Another gift from ancient India, yoga is a popular and well-known form of exercise in many areas of the world today.  With a focus on stretching and strengthening many have turned to this ancient exercise to maintain strength and flexibility, but did you know it also reduces stress?  Many of the poses, breathing methods and exercises commonly used across the varied forms of yoga are also excellent anxiety management tools.  So, pop on over to YouTube, or dust that yoga workout video off and give it a shot.  It is also a great way to get kids calm and centered, so invite the whole family to join you for some morning yoga to get that day at home off to a great start. 

Take a walk

Not only is walking great exercise it is also a wonderful way to reduce your stress level.  Taking a walk alone or with your family each day is a great way to promote the release of endorphins and decrease feelings of stress.  If you are able to walk in a natural setting, that walk will be even more beneficial to your state of wellbeing.  In some cultures, regular emersion in nature is even prescribed by medical professionals to help balance the stress of busy lifestyles.  The Japanese call it forest bathing. Whether you choose to walk around the block or wander through the woods nearby, taking a walk daily will help improve your mood and, as a bonus, provide you with fresh air and sunshine, both of which help keep us healthier and more resistant to germs.

Exercise

It is no secret that exercise is a wonderful tool for stress management.  If walking and yoga are not your thing, choose something that fits you better.  Spending a bit of time focusing on moving your body, working up a sweat, and releasing those endorphins (happy chemicals) will leave you feeling better.  So take that run, dig out those exercise videos, sign up for that virtual kickboxing class, and treat your body to some happy chemicals courtesy of biology.

Spend time in nature

If walking in nature is not for you, or you have mobility limits that make that a challenge, find ways to get out and immerse yourself in nature. Take a ride to the shore and watch the waves come in, grab a portable chair and sit at the edge of a field or woods and just watch for a bit. The less active we are, the more active our animal neighbors tend to be. Use this time to animal watch, learn to identify birds in your backyard, or just sit and take it all in. Take some time to close your eyes and listen to the rhythm of the world around you. The natural world is full of life we cannot hear when we are whizzing by with our heads full of worries and lives full of plans. Taking some time to just be in nature is a sure-fire way to reduce the stress you are feeling.

Music

As the Doobie Brothers song says, “give me the beat boys and free my soul, I wanna get lost in your rock and roll and drift away.” Music is a powerful tool, the right song can make us cry, pump us up, get us moving, and even soothe our soul. Playing uplifting music is a great way to decrease feelings of anxiety and drown out the fears of the world. If you also enjoy dancing, crank up those tunes and start a family dance party! Personal favorites when I need a lift are the Red Hot Chili Peppers, Michael Franti and Spearhead, and Queen, all guaranteed to transport me to my happy place, no matter where I am. Whatever music makes you happy, crank it up, don’t hesitate to belt it out, and dance till you feel nothing but joy!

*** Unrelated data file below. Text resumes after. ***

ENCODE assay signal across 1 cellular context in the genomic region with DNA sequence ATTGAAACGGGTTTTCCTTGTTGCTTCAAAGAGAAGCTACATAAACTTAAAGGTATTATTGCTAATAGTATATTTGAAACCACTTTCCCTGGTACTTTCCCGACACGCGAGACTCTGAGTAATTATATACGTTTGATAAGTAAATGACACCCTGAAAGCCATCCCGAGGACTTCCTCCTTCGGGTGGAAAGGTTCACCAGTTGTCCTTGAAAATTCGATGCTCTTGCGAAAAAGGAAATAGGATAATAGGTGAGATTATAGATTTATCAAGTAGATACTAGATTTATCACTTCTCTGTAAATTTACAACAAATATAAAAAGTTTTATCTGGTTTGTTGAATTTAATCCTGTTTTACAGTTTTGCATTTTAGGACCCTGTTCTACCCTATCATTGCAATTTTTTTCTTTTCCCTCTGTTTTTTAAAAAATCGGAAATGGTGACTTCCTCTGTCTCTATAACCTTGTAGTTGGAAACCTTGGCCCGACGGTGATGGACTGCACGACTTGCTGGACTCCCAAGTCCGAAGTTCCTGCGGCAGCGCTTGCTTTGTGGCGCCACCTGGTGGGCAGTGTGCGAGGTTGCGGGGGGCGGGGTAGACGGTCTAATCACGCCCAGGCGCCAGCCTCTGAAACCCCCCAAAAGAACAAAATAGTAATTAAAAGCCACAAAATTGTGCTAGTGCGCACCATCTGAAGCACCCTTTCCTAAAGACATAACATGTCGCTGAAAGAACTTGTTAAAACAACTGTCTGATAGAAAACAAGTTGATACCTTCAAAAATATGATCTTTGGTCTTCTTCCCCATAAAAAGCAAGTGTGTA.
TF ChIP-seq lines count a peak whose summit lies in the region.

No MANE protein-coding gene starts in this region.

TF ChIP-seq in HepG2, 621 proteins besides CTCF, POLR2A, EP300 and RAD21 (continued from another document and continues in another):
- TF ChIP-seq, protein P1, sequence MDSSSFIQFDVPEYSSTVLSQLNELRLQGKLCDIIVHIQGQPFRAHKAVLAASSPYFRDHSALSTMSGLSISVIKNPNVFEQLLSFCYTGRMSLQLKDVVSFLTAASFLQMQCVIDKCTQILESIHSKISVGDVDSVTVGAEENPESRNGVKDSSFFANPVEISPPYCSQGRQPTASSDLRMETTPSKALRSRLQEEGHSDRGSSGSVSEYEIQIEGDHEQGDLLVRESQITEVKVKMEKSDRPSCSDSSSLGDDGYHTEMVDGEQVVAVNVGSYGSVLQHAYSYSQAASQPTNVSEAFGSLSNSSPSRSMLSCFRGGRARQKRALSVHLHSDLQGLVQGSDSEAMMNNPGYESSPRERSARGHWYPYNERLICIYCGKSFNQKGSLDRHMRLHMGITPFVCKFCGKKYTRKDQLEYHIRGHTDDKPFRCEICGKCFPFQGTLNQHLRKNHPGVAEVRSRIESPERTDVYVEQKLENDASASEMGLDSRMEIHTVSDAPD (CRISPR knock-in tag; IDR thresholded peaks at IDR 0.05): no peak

Sink into a great book

Any bookworm will tell you the hands down best way to forget your troubles and the world around you is to delve into the pages of a great book. One of my personal favorite methods of stress relief and a constant in my life is reading. Whether you love fiction, poetry, biographies, or any other type of written work, grab that want to read list and sink into the pages of a great read. Be whisked away to far off lands, adventure with your favorite hero, re-read an old favorite. Reading reduces our blood pressure, stress level, and enriches our lives. It allows us to experience things we cannot go out and do ourselves.

Write it out

Writing is more than just a form of communication, it’s also a wonderful tool for dealing with uncomfortable feelings.  Journaling or free writing about how you are feeling about the state of the world, your job, your family, etc. can help put things in perspective.  Sometimes just writing something down will allow you to set it aside and move on with what needs to be done.  It can also be a valuable tool for getting the things you wish you could say aloud but never would out of your head.  You may find once your troubles are on paper, they are easier to let go, or debunk.  Want to increase the therapeutic power of writing down the things you wish you could say?  Grab a fireproof container and light that writing on fire, and let it go.